Notre-Dame: ensure a historical monument, a puzzle

How are the historical monuments insured? Can we estimate everything? On what grounds do we compensate the damage in such buildings? Many questions emerge in the aftermath of the Notre-Dame-de-Paris fire, one of the worst incidents affecting French historical heritage since the Second World War.

Who owns Notre-Dame-de-Paris and who insures it?
The state is the owner of the building and is its own insurer, so it assumes only the risk and the damage. “It does not use an insurance company to cover them except for specific legal arrangements, which also means that a number of castles are not covered by the private sector, it’s a choice,” explains to AFP Dominique de la Fouchardière, director of SLA Verspieren, specialist in the insurance of castles and historical monuments. It is the same for the monuments which he owns.

In total, according to the data of the Ministry of Culture, of the 44,321 listed historical monuments, the State owns 2.7% of them considered protected buildings, ie both registered and classified historical patrimony.

On the other hand, it belongs theoretically to the Archbishop of Paris to insure the property inside the building. “Since the law of separation of the Church and the State of 1905, the buildings are insured by the State and the goods are insured by specific insurance policies when the Church can”, details the expert .

Asked by AFP, the diocese of Paris was not able to answer on the cover of the goods and works present inside the building during the disaster.

Which insurance procedure will now be triggered?
Certainly a search for liability, an investigation to determine the origin of the fire and whether the responsibility of one of the companies responsible for the renovation is engaged.

“On this issue, there is great risk that it goes into litigation given the importance of the issues and because the search for responsibility is complex,” said AFP Nicolas Kaddeche, head of the Arts and Clientele market private Hiscox in France, insurer specializing in art.

“It is always difficult to prove the responsibility of an intervening company” in a construction site because a disaster can occur either during the construction site, or once the work concluded due to an electrical malfunction, for example, develops the insurer.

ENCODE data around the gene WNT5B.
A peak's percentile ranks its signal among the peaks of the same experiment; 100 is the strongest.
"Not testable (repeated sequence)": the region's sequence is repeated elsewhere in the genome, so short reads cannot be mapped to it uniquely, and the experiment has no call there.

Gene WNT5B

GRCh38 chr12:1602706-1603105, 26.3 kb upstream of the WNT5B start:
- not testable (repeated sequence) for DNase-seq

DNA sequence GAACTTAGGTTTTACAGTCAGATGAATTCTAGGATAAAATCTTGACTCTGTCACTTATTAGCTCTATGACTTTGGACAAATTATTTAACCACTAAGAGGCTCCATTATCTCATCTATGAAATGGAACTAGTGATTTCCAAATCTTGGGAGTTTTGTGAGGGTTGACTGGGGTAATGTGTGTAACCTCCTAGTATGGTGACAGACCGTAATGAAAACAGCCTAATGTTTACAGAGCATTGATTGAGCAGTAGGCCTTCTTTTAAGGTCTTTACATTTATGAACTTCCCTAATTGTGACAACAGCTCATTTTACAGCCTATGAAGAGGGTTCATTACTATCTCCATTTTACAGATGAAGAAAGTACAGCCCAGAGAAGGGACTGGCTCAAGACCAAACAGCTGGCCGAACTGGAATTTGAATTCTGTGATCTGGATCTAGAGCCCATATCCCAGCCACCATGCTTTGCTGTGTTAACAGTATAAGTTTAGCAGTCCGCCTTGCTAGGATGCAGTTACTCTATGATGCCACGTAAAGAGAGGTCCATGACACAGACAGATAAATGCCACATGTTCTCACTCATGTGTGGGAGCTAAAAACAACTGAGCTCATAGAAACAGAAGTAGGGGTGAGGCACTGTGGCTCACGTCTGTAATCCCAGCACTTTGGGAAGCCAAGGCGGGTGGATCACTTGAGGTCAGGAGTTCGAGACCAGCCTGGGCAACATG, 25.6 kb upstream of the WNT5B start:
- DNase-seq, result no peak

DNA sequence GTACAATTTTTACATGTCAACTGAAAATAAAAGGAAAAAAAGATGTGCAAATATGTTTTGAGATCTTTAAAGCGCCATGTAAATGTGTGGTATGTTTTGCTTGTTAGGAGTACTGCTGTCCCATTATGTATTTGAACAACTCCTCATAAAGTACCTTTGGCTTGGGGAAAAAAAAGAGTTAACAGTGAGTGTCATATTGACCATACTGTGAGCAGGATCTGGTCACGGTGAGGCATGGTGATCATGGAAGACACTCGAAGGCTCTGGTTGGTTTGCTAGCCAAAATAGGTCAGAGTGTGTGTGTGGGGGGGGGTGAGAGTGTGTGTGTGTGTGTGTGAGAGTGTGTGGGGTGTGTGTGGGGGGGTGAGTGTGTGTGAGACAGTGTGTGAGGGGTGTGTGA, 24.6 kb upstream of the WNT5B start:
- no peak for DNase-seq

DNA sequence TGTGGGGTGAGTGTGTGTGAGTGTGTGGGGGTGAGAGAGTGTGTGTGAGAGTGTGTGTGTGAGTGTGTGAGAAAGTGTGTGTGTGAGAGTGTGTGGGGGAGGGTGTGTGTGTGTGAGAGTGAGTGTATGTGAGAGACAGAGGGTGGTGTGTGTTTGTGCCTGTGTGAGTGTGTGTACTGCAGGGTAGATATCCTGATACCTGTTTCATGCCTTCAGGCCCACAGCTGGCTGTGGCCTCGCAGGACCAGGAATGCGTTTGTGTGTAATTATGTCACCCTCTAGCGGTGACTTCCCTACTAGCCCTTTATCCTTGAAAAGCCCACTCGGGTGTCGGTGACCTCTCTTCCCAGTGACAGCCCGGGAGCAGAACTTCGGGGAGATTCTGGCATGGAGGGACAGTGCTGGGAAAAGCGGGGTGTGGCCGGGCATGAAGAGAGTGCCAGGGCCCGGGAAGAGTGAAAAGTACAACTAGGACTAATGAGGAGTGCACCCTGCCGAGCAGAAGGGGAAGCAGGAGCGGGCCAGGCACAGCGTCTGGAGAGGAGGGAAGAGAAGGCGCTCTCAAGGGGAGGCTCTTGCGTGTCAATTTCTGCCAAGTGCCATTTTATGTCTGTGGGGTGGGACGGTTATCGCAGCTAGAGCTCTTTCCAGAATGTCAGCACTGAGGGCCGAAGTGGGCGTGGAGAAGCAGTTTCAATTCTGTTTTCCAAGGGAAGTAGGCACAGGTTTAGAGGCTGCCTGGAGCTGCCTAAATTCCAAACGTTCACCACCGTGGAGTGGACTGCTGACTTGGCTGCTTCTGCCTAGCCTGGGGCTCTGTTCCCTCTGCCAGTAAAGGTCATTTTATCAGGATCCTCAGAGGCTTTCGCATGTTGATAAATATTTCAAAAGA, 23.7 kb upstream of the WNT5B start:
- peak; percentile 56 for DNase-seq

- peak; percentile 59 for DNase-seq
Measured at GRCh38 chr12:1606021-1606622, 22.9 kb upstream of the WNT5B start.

It is then important to establish “the chain of responsibility within the subcontractors”, says Mr. Kaddèche, “so first the owner is implicated, then often, the latter will turn to each of the stakeholders, finally it will be necessary to determine which intervener was concerned and whether he has a responsibility in the event or not “.

As far as craftsmen and project owners are concerned, generally they must provide a certificate of civil liability and decennial liability, which guarantees work up to 10 years after their completion.

What compensation can we expect?
If the responsibility for the fire is not attributed to one of the companies engaged in the renovation of the cathedral, then the State, itself the guarantor of the building, will be in charge of the reconstruction. Hence the importance of private donations, so far amounting to more than 630 million euros, to help in the repair.

On the other hand, if the responsibility of one of the companies is established then their insurer will have to compensate up to the guarantee subscribed by the company. If the coverage proves to be insufficient then the solidarity or possible funds of aid will come to palliate this failure.

Comment les assureurs établissent la valeur des biens historiques et artistiques ?
Pour un monument historique d’une telle envergure, “les valeurs sont inestimables, on ne peut pas les mesurer”, avance M. de la Fouchardière

“Pour éviter les contestations en cas de sinistres sur des surfaces ou des valeurs importantes, on fait passer des experts préalables pour mesurer la surface développée tant en longueur, largeur, qu’en hauteur” au sein du monument, explique le courtier.

Puis “on estime aussi la valeur et la qualité des embellissements qui sont par définition immeubles” comme par exemple des vitraux, des boiseries travaillées, des grands orgues. “Mis, bout à bout, on peut aboutir à des valeurs inestimables”, selon le dirigeant de SLA Verspieren.

“Estimer un monument, cela commence à 5 millions d’euros pour un petit château jusqu’à 200 millions d’euros” pour un monument plus important, estime-t-il. “Les compagnies d’assurances partent sur la valeur réelle du bien et non pas la valeur vénale du bien (soit la valeur d’un bien sur un marché, ndlr), qui doit s’approcher du coût de reconstruction”, selon M. de la Fouchardière.

Concernant les oeuvres d’art, plusieurs niveaux de couverture peuvent être souscrits “en fonction de la politique de gestion du risque et de la stratégie de protection des oeuvres” décidée par les propriétaires, précise pour sa part M. Kaddècche. L’oeuvre peut être assurée à hauteur de sa valeur totale de remplacement ou seulement en réparation.

Néanmoins, selon le réassureur suisse Swiss Re, interrogé par l’AFP, “les œuvres d’art et reliques ne sont généralement pas assurées parce qu’elle sont souvent inestimables”.

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